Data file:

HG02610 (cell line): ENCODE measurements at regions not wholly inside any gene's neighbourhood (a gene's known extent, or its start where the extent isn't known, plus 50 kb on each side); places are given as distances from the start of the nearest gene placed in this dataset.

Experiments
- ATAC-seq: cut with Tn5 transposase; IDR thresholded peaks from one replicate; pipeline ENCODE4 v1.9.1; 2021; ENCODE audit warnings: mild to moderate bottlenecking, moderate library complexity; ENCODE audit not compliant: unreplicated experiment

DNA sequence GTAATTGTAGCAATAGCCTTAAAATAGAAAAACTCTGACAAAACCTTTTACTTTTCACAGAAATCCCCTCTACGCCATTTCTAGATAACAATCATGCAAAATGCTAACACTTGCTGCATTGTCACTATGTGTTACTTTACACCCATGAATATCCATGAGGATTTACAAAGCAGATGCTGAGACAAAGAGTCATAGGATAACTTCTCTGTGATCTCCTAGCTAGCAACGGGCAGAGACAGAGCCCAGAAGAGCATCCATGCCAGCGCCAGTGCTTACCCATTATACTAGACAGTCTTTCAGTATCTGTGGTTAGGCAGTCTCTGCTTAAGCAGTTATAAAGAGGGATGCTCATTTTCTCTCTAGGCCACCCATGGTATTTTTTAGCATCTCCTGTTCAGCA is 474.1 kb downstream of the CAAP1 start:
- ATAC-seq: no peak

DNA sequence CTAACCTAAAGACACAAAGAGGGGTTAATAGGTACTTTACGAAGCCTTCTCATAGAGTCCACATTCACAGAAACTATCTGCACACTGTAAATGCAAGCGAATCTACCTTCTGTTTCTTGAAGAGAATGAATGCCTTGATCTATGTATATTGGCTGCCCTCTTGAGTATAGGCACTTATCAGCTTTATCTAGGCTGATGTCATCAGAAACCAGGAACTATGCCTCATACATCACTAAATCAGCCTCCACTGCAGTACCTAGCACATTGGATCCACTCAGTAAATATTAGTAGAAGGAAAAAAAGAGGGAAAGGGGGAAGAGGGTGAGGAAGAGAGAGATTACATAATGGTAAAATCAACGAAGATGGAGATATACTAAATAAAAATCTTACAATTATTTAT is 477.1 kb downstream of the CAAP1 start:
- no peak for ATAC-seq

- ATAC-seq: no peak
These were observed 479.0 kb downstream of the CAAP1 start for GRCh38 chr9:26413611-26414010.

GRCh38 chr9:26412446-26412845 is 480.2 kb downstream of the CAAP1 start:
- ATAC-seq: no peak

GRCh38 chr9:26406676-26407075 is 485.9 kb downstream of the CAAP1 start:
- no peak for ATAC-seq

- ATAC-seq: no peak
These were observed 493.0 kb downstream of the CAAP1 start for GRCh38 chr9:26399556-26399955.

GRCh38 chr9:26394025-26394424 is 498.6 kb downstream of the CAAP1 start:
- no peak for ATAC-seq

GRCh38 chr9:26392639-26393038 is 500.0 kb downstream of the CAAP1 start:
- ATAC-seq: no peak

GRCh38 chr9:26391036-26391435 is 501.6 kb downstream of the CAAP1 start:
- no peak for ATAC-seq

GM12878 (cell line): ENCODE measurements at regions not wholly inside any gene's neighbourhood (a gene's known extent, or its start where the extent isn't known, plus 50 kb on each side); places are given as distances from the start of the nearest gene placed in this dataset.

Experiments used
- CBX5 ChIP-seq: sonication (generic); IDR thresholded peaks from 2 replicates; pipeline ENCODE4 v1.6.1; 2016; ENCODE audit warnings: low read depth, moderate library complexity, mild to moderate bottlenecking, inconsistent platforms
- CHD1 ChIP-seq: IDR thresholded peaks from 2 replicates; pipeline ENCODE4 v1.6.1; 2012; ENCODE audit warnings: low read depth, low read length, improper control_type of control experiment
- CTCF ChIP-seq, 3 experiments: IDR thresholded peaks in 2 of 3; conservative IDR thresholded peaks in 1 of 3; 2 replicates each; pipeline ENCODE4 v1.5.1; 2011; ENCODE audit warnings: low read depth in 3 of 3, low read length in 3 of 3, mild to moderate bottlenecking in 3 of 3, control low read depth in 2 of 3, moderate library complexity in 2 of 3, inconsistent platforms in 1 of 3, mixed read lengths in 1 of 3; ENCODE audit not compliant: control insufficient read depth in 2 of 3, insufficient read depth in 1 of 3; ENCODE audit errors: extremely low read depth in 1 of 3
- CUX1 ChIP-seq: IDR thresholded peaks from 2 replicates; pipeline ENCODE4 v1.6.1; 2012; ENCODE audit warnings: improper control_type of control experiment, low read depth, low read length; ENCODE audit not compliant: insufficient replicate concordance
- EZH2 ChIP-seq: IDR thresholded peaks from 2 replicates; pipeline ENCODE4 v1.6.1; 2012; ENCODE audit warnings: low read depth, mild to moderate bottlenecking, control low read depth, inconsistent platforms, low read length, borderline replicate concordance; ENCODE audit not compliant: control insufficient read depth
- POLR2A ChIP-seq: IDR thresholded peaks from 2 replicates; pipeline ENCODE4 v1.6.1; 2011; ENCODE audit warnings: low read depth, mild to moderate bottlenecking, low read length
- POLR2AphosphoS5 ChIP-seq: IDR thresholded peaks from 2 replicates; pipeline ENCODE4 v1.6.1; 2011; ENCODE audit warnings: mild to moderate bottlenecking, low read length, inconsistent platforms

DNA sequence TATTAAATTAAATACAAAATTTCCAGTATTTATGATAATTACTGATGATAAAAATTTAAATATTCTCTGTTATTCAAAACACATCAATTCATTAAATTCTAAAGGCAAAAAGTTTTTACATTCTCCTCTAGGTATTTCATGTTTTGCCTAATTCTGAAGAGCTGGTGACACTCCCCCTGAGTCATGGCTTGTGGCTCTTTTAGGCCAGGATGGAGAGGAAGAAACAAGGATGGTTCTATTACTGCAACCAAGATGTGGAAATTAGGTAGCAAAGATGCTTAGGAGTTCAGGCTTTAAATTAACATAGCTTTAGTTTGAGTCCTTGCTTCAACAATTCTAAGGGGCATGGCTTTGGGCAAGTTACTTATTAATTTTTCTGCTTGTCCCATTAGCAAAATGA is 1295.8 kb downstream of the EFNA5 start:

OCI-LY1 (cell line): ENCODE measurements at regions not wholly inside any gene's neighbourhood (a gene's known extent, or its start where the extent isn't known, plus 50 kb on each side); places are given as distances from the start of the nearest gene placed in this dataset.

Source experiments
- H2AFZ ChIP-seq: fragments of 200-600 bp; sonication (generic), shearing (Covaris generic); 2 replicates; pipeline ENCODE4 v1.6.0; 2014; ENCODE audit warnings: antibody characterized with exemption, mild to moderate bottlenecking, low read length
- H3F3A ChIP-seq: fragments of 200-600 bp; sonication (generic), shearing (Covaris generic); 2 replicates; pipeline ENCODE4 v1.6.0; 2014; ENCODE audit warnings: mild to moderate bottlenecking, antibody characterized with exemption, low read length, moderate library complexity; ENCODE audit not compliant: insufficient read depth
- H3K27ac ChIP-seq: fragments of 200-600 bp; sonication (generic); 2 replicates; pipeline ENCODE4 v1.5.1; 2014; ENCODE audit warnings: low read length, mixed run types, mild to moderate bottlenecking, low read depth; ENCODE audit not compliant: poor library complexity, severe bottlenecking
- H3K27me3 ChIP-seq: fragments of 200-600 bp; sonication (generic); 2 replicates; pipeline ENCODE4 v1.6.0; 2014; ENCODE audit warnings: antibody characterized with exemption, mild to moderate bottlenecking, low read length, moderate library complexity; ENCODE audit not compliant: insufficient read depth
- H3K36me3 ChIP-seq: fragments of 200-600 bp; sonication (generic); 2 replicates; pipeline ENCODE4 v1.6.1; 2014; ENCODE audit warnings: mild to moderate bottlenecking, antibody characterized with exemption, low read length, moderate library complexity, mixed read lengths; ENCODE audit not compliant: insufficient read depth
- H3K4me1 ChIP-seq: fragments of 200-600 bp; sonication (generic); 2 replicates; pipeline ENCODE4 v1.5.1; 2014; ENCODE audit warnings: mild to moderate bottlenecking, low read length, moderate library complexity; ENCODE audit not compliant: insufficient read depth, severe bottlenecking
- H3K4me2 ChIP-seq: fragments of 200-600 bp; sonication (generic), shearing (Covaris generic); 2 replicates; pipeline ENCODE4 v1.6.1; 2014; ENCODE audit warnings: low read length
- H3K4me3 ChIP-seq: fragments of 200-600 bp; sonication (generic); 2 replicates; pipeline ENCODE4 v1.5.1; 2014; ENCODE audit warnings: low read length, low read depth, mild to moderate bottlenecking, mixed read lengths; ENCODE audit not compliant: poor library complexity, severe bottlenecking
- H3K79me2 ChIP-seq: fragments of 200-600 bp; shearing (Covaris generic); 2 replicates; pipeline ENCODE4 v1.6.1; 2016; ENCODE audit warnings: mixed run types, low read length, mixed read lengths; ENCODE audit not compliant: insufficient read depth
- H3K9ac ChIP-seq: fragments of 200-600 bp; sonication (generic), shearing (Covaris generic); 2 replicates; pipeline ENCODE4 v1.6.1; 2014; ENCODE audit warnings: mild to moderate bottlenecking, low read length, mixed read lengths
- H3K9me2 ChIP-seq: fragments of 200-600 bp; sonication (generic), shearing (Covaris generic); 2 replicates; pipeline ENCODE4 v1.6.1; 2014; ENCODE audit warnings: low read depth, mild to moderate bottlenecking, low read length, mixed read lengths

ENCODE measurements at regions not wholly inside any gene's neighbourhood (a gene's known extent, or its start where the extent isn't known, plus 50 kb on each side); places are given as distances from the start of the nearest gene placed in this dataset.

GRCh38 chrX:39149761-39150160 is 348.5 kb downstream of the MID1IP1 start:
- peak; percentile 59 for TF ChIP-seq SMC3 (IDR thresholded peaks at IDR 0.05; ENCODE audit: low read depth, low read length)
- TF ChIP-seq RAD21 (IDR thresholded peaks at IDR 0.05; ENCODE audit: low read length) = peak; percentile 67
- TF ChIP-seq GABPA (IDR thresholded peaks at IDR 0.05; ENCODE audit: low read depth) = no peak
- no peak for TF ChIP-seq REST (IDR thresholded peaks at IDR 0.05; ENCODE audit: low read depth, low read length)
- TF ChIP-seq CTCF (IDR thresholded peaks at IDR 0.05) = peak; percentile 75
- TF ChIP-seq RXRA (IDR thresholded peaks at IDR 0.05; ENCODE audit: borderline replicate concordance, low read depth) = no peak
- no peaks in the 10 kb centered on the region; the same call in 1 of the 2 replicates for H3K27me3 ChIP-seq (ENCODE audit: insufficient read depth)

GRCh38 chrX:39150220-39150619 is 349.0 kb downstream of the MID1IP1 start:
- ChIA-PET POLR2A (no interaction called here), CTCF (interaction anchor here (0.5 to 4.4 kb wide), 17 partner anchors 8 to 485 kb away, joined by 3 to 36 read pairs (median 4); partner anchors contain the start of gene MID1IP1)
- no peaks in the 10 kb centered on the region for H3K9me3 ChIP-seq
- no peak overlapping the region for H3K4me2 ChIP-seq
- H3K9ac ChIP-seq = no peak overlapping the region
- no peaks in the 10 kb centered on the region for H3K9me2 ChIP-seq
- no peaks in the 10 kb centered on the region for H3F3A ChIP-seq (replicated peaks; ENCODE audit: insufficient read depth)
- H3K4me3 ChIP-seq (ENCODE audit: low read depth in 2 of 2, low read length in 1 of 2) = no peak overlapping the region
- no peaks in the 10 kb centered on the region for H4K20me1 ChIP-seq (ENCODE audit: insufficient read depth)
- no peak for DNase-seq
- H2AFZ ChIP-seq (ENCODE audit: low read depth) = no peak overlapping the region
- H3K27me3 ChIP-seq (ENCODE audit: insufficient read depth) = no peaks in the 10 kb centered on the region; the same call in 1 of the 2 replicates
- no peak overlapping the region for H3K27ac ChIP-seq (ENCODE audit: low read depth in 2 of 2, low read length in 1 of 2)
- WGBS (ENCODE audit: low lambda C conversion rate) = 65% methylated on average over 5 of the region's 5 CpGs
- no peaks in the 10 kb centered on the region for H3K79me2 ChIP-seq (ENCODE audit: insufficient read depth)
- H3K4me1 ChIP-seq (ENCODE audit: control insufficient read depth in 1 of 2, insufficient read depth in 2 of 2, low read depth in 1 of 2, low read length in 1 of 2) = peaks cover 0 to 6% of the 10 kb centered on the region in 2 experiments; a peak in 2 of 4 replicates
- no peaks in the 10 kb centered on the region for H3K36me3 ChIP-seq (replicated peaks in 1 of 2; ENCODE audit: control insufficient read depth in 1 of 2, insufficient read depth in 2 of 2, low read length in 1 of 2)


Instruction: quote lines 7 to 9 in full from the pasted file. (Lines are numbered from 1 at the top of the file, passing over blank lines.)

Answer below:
- no peak for ATAC-seq

- ATAC-seq: no peak
These were observed 479.0 kb downstream of the CAAP1 start for GRCh38 chr9:26413611-26414010.